MacMillan Thwarts the Jinxes at Cabrillo

MISSION SAN JUAN BAUTISTA, CA—I was sure that San Andreas, whose great earthquake fault lay just 50 yards away, had jinxed the grand-finale concert at the Mission.

But lo, a rousing James MacMillan trumpet concerto called “Epiclesis,” powerful enough to wake the dead and maybe nudge open the Pearly Gates, saved the day. Quoting ageless Gregorian chants calling to God, the veteran Scottish composer helped the cause of concert salvation Aug. 16.

The fitting closure had super-virtuoso Tine Thing Helseth padding down the main church’s aisle, barefoot like a penitent, with her trumpet ever fainter in the distance.

Great theater—and assertive music, too.

In the body of the concerto, the Norwegian soloist Helseth was resplendent in the coloratura trumpet register above the staff, launching bright, upfront sonic tattoos in an unorthodox solo built with rhythms rather than themes.

Though much swathed in mysticism and spirituality, MacMillan has a gift for turning his ensemble into a wild, untamed beast. In another of his adroit, versatile touches, he has Helseth joined by two others, spatially quite separate, for an elevated trumpet trio.

As for the jinx elements: Freeway jams delaying instruments and personnel held up the matinee concert for 25 minutes. Subsequently, during Ana Lara’s music, a patron in the third row fainted in the 90-degree heat. Maestra Alsop alertly stopped the music. The call you always yearned to hear (once) went out: “Is there a doctor in the house?” While attendants ministered to the patient, Alsop used a score to fan the victim’s air access. Once the stricken one walked out, Alsop took the podium again and coolly resumed at the very spot where she had stopped.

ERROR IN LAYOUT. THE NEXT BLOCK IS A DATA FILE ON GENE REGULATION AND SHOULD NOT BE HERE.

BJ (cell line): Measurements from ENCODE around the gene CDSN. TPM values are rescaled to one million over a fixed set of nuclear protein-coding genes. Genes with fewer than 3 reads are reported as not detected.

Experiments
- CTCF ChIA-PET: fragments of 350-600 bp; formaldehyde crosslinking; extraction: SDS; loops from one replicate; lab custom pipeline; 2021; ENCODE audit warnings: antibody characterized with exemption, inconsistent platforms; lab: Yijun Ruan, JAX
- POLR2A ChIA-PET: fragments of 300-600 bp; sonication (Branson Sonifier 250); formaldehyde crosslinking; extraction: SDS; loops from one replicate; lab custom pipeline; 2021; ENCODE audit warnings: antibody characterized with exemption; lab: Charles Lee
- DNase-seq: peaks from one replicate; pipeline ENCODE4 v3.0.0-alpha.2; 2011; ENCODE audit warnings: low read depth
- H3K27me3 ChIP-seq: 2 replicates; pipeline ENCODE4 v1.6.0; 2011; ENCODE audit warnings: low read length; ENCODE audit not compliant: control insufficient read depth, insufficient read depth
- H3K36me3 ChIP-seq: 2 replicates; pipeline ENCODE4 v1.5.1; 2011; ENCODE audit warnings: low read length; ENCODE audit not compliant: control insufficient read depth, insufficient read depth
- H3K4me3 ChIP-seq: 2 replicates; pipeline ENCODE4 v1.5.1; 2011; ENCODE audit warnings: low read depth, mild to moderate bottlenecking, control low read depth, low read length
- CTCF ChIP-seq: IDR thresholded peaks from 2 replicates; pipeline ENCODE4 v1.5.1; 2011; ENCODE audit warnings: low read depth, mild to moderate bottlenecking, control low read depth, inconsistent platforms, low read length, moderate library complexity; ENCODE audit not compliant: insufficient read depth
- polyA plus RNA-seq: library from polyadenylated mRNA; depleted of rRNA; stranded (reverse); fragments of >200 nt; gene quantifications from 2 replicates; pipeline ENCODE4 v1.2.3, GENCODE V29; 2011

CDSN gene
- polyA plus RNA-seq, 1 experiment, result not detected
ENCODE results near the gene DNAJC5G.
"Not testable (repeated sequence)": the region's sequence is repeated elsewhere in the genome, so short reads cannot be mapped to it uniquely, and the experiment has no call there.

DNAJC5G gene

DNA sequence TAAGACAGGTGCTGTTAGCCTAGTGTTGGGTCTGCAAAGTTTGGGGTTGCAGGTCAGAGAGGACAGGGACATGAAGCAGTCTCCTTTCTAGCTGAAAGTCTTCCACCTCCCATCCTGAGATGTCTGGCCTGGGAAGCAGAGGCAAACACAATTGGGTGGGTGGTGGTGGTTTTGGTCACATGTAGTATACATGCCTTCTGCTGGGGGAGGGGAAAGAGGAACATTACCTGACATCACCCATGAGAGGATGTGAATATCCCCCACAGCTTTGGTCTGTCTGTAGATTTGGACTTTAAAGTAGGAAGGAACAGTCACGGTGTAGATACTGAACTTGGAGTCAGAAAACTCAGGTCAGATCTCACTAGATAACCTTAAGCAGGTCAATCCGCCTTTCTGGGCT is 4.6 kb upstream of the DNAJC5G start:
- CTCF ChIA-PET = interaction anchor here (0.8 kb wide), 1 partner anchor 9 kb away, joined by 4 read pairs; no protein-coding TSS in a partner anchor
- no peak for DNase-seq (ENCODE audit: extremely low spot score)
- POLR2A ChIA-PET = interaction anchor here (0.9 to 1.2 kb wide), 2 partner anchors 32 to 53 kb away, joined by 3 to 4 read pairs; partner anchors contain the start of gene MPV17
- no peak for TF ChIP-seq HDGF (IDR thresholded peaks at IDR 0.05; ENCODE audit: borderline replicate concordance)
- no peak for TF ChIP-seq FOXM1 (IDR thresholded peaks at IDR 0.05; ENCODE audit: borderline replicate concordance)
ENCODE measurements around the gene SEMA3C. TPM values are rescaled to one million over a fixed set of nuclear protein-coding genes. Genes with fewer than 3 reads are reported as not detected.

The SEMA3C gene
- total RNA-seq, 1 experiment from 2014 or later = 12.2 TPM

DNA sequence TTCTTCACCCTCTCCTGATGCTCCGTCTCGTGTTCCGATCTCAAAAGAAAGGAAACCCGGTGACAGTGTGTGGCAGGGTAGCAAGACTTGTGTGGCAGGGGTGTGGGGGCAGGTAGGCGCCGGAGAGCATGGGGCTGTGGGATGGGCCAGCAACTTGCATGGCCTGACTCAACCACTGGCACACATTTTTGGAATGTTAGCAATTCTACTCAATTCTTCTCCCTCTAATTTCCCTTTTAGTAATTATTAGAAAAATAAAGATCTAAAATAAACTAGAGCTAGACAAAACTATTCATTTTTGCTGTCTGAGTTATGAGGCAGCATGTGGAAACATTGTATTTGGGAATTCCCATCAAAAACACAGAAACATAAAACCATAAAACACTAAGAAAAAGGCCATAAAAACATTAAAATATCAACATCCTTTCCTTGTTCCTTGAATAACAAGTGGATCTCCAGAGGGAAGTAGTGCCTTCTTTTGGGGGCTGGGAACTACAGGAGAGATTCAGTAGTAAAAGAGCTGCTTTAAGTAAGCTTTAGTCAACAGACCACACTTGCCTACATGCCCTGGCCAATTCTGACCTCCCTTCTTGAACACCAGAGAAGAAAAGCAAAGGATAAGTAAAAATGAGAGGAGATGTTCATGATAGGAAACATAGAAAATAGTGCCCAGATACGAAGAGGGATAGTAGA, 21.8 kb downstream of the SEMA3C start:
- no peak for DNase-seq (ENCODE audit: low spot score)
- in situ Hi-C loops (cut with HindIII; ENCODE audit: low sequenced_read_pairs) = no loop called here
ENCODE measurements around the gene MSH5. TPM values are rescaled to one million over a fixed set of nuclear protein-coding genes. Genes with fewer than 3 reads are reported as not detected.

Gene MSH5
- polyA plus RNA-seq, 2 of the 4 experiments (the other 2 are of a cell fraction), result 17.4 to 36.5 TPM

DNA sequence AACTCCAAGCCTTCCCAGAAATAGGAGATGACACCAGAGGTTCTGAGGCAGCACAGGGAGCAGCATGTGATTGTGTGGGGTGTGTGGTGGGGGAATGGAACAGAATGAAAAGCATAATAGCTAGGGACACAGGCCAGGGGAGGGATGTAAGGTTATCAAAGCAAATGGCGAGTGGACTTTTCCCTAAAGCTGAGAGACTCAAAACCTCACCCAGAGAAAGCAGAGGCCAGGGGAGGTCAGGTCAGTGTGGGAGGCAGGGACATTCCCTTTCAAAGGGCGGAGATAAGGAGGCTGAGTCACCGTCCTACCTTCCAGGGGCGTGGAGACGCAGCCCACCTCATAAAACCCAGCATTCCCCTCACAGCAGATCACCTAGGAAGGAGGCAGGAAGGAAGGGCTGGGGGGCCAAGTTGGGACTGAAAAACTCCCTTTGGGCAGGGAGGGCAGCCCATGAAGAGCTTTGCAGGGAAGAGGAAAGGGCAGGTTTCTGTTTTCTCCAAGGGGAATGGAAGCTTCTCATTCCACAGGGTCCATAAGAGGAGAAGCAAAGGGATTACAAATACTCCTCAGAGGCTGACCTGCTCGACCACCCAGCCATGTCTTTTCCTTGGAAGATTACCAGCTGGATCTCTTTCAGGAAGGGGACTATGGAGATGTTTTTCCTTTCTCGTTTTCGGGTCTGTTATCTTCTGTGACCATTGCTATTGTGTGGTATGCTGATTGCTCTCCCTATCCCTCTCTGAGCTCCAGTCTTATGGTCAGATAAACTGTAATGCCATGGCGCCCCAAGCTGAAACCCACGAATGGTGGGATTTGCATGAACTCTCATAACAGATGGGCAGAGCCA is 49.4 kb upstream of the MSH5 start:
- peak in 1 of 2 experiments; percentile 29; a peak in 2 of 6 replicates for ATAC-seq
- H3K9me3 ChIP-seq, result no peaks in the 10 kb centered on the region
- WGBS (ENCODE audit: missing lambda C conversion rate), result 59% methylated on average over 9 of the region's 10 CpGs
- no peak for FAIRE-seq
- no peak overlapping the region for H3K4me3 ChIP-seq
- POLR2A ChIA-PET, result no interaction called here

The flip side: Lara might have been dismayed over the break, but there are worse things than having patrons faint on hearing your music—a concert phenomenon very rare since the days of Franz Liszt! The 56-year-old Mexican composer had contributed words without song for the orchestra, “Angels of Flame and Ice,” citing four ardent poems in Spanish by Francisco Serrano. She does her exquisite tone-painting with varied brushes, ranging from soft-deft iridescent beauty to fiery agitation resonating through the entire church. I liked her dark Wagnerian brass at the start (for “Angel of Darkness”) as well as the soprano sax solo weaving its mysteries.

Music reflecting faith is never far off in the mission church repertory, and Christopher Rouse’s “Supplica” (Supplication) fit the mold. Rouse manages to turn out very reliable, traditional music, at times recalling the sanctity of “Parsifal” as much as the rich harmonies of composers like Ralph Vaughan Williams.

Charles Halka’s brief “Impact” hit exactly that musically, with a musical steep drop and WHOOMPH, several times over. He’s a colorful orchestrator, with some enticing sounds of the sort we encountered in the movie “Pan’s Labyrinth,” taking paths through fascinating forests. There are bell-like resonances and bowed cymbals, and more than a few glissandi. Halka, 33, is Houston-based, about to move to Las Vegas.

Overall MSJB judgment: A strong concert repertory, appropriately chosen for this intimate awe-inspiring 218-year place of worship, whose beauties greatly outweight its ultra-resonant acoustics. And once again, the San Juan Mission provided mussical adventures almost beyond compare.

Cabrillo Festival of Contemporary Music, Marin Alsop music director, playing Aug. 1-16 in Santa Cruz (CA) County. For info: (831) 426-6966, or go online.

©Paul Hertelendy 2015
Paul Hertelendy has been covering the dance and modern-music scene in the San Francisco Bay Area with relish — and a certain amount of salsa — for years.

These critiques appearing weekly (or sometimes semi-weekly, but never weakly) will focus on dance and new musical creativity in performance, with forays into books (by authors of the region), theater and recordings by local artists as well.

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